On April 20, Melissa Gomez, the editor-in-chief of the Independent Florida Alligator, emailed us and many other student-run publications to organize a day of action — to educate the public on the necessity of student-run newspapers. We’ve decided to join their cause.

The Campus Times has been around since 1873. Since then, we have stood as an avenue for members of the UR community to talk about what really matters to them and to learn about things they might never have considered before. We inform, entertain, and hold accountable.  

In the past, we’ve pressured SA executives into action, called out embellished resumes of SA presidential applicants, endorsed other publications, pointed out transparency problems in our student legislature, and more. Contributors have tackled a variety of informative topics — tackling Trump’s confusing relationship with Russia, defending the emergent field of evolutionary psychology, and critiquing film scores.

The past year on campus has been a clear demonstration of why student publications are necessary.

As the Jaeger incident engulfed UR this past fall, the Campus Times provided constant coverage of developments and explored comprehensive angles.

Along with covering events like the protests and town halls, we talked to faculty here and across the country, examined the experience of students afraid to disagree with activists, and live-streamed meetings, letting alumni and national spectators keep up with the situation. We also served as a platform for many voices — some revelatory, some enraged, some shocked, some fearful, and some considerate.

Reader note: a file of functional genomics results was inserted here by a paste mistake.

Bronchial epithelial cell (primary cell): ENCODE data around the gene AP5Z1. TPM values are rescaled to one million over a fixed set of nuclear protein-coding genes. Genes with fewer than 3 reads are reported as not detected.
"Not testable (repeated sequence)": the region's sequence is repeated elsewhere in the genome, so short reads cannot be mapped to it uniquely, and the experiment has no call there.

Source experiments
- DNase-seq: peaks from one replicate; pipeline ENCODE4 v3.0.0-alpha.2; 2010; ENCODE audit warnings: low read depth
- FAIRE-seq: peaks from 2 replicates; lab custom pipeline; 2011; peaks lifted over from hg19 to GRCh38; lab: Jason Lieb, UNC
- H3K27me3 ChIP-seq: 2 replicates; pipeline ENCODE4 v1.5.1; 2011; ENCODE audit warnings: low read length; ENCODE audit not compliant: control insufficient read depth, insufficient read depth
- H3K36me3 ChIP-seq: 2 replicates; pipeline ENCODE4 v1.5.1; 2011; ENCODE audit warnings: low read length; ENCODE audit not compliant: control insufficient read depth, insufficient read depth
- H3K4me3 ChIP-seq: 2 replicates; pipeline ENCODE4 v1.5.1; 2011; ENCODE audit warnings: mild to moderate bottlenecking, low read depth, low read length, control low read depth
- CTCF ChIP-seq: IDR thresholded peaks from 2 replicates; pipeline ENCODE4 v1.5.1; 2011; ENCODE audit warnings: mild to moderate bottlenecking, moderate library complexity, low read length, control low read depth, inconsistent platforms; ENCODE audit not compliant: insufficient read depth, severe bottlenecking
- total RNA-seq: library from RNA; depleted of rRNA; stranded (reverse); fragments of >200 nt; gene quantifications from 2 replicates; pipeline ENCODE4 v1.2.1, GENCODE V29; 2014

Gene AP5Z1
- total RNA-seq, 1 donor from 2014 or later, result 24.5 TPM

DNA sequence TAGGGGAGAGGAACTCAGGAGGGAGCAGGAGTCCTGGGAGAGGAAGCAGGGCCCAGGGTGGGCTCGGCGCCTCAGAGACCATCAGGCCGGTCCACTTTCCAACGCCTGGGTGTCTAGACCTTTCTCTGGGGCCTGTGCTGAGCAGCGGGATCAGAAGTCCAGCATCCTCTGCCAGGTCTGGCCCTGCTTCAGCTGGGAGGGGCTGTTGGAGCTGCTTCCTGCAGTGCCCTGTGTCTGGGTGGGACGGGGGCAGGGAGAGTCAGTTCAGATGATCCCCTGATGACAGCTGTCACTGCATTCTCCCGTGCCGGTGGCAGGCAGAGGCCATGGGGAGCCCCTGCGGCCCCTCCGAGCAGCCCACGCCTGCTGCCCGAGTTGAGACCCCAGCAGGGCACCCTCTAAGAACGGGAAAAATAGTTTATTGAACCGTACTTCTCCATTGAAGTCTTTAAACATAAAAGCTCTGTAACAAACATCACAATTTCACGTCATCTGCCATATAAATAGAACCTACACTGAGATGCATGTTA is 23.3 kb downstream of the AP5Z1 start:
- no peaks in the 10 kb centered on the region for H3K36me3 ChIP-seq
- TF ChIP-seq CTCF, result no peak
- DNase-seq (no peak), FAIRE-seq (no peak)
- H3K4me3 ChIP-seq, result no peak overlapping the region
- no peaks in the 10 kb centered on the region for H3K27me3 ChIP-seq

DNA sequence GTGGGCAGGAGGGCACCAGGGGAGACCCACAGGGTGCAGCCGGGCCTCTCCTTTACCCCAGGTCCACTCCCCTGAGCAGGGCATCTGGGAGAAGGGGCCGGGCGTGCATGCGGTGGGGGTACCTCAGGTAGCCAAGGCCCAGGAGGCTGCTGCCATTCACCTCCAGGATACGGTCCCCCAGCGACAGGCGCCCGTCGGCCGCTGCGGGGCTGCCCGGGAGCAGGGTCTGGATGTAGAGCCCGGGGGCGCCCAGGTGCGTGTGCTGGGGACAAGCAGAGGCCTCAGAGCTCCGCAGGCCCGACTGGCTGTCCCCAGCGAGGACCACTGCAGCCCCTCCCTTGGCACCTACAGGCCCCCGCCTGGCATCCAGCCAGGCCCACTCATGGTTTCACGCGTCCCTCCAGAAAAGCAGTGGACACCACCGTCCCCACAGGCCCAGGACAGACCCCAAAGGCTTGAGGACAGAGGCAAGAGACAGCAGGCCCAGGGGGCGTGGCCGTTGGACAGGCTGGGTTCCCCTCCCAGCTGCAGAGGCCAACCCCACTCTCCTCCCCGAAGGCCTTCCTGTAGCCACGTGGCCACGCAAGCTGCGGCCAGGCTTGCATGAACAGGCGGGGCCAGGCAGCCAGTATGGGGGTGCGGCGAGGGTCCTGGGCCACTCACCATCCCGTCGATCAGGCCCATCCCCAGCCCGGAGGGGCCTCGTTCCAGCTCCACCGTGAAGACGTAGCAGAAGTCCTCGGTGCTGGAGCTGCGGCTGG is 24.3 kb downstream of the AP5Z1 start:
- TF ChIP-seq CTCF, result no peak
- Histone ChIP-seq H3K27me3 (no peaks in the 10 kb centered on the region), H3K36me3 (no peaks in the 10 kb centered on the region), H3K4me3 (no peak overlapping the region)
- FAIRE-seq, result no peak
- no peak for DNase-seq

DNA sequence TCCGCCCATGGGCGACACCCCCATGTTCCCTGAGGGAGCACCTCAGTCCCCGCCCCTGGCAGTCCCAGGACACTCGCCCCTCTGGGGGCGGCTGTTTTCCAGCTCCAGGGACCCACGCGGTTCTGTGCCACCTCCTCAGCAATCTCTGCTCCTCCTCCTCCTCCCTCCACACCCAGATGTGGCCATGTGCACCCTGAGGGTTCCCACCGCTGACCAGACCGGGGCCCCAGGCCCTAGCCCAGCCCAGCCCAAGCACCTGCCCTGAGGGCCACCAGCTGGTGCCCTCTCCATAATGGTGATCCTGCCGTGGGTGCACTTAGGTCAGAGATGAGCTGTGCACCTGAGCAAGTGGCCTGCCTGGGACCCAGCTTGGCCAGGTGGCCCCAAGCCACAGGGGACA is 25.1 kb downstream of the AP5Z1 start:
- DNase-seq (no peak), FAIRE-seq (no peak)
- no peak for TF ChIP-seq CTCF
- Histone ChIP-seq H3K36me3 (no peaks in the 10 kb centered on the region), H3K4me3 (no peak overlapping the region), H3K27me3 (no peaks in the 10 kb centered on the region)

And in circumstances like those of this past fall — where UR power players stood to lose so much — independent media outlets are crucial. This isn’t to say that the school’s communications team is corrupt, but to highlight the need for conflict-free media.

A campus without a student-run news source must rely on what its administration deems newsworthy. The leaves room for unflattering details to be buried and for students with experiences that don’t immediately boost the school’s reputation to go unheard.

Pointing out the above articles is not an effort to promote the Campus Times. Rather, the point is to illustrate the importance of independent student journalism in general. The CT, funded by SA, is not fully independent and likely won’t be for the foreseeable future. But we are privileged in that we’re not restricted in our coverage by an advisor. Our staff functions independently. And we don’t get paid, so you know we really do care.

Our hope is that the UR community will remember the importance of such a student publication, continue to support us, and contribute for years to come.

Tagged: Journalism

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